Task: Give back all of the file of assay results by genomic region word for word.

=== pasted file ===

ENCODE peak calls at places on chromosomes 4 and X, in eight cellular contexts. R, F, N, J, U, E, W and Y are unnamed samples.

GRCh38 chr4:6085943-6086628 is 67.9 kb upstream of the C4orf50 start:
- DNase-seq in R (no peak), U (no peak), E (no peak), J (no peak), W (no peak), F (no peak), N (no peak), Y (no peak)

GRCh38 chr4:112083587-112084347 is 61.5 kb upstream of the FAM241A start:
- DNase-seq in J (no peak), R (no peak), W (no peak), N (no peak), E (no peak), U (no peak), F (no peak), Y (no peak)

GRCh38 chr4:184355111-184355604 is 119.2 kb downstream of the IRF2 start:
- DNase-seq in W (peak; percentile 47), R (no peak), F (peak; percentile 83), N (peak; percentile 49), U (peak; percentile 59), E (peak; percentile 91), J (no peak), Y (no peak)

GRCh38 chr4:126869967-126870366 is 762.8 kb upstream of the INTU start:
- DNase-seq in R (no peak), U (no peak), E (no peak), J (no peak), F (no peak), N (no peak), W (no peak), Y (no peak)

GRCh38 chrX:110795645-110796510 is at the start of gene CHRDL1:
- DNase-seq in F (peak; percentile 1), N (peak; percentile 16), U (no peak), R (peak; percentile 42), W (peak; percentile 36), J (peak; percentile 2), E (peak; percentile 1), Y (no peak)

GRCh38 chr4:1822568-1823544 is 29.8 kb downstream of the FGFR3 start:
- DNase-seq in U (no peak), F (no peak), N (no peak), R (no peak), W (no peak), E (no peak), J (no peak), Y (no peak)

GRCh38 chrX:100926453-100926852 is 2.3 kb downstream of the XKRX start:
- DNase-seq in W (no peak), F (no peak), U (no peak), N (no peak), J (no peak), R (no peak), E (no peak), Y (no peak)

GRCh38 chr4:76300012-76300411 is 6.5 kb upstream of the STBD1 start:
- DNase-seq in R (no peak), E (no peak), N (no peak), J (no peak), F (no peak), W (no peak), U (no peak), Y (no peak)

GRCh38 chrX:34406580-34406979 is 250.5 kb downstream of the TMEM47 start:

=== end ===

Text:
ENCODE peak calls at places on chromosomes 4 and X, in eight cellular contexts. R, F, N, J, U, E, W and Y are unnamed samples.

GRCh38 chr4:6085943-6086628 is 67.9 kb upstream of the C4orf50 start:
- DNase-seq in R (no peak), U (no peak), E (no peak), J (no peak), W (no peak), F (no peak), N (no peak), Y (no peak)

GRCh38 chr4:112083587-112084347 is 61.5 kb upstream of the FAM241A start:
- DNase-seq in J (no peak), R (no peak), W (no peak), N (no peak), E (no peak), U (no peak), F (no peak), Y (no peak)

GRCh38 chr4:184355111-184355604 is 119.2 kb downstream of the IRF2 start:
- DNase-seq in W (peak; percentile 47), R (no peak), F (peak; percentile 83), N (peak; percentile 49), U (peak; percentile 59), E (peak; percentile 91), J (no peak), Y (no peak)

GRCh38 chr4:126869967-126870366 is 762.8 kb upstream of the INTU start:
- DNase-seq in R (no peak), U (no peak), E (no peak), J (no peak), F (no peak), N (no peak), W (no peak), Y (no peak)

GRCh38 chrX:110795645-110796510 is at the start of gene CHRDL1:
- DNase-seq in F (peak; percentile 1), N (peak; percentile 16), U (no peak), R (peak; percentile 42), W (peak; percentile 36), J (peak; percentile 2), E (peak; percentile 1), Y (no peak)

GRCh38 chr4:1822568-1823544 is 29.8 kb downstream of the FGFR3 start:
- DNase-seq in U (no peak), F (no peak), N (no peak), R (no peak), W (no peak), E (no peak), J (no peak), Y (no peak)

GRCh38 chrX:100926453-100926852 is 2.3 kb downstream of the XKRX start:
- DNase-seq in W (no peak), F (no peak), U (no peak), N (no peak), J (no peak), R (no peak), E (no peak), Y (no peak)

GRCh38 chr4:76300012-76300411 is 6.5 kb upstream of the STBD1 start:
- DNase-seq in R (no peak), E (no peak), N (no peak), J (no peak), F (no peak), W (no peak), U (no peak), Y (no peak)

GRCh38 chrX:34406580-34406979 is 250.5 kb downstream of the TMEM47 start: